Book Image

Android NDK Game Development Cookbook

Book Image

Android NDK Game Development Cookbook

Overview of this book

Android NDK is used for multimedia applications which require direct access to a system's resources. Android NDK is also the key for portability, which in turn provides a reasonably comfortable development and debugging process using familiar tools such as GCC and Clang toolchains. If your wish to build Android games using this amazing framework, then this book is a must-have.This book provides you with a number of clear step-by-step recipes which will help you to start developing mobile games with Android NDK and boost your productivity debugging them on your computer. This book will also provide you with new ways of working as well as some useful tips and tricks that will demonstrably increase your development speed and efficiency.This book will take you through a number of easy-to-follow recipes that will help you to take advantage of the Android NDK as well as some popular C++ libraries. It presents Android application development in C++ and shows you how to create a complete gaming application. You will learn how to write portable multithreaded C++ code, use HTTP networking, play audio files, use OpenGL ES, to render high-quality text, and how to recognize user gestures on multi-touch devices. If you want to leverage your C++ skills in mobile development and add performance to your Android applications, then this is the book for you.
Table of Contents (16 chapters)
Android NDK Game Development Cookbook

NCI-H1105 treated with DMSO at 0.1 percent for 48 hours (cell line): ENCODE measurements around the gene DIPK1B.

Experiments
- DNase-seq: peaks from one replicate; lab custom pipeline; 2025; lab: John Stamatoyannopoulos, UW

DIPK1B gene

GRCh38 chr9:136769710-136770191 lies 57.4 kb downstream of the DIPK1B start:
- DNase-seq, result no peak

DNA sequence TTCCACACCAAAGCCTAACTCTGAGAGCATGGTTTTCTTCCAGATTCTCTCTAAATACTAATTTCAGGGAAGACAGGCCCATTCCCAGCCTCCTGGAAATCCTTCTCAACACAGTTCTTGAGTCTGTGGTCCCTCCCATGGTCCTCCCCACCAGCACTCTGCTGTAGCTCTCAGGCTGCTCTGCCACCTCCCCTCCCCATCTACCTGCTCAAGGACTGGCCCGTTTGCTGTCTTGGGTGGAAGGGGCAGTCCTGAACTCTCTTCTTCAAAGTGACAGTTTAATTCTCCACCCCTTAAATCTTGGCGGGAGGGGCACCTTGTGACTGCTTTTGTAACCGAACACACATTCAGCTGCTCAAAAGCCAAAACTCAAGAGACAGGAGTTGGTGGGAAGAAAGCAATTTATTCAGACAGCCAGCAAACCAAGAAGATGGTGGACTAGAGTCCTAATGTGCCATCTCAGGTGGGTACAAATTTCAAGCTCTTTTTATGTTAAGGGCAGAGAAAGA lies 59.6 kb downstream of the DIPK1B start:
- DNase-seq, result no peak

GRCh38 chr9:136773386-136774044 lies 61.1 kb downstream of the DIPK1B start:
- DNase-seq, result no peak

About the Authors
About the Reviewers

Implementing asynchronous task queues

We want to execute a list of tasks asynchronously from the main thread but retain their order relative to each other. Let's implement a queue for such tasks.

Getting ready

We need mutexes and smart pointers from the previous recipes to do this, since the queue needs synchronization primitives to keep its internal data structures consistent, and it needs smart pointers to prevent tasks from leaking.

How to do it...

  1. The interface for tasks we want to put into the worker thread is as follows:

    class iTask: public iObject
      : FIsPendingExit(false)
      , FTaskID(0)
      , FPriority(0) {};
  2. The Run() method contains a payload of our task. It is where all the useful work is done:

      virtual void Run() = 0;
  3. A task cannot be safely terminated from outside, since the foreign code does not know the current state of the task and what kind of work it is doing now. So, the Exit() method just sets an appropriate flag, which means we want to exit:

      virtual void...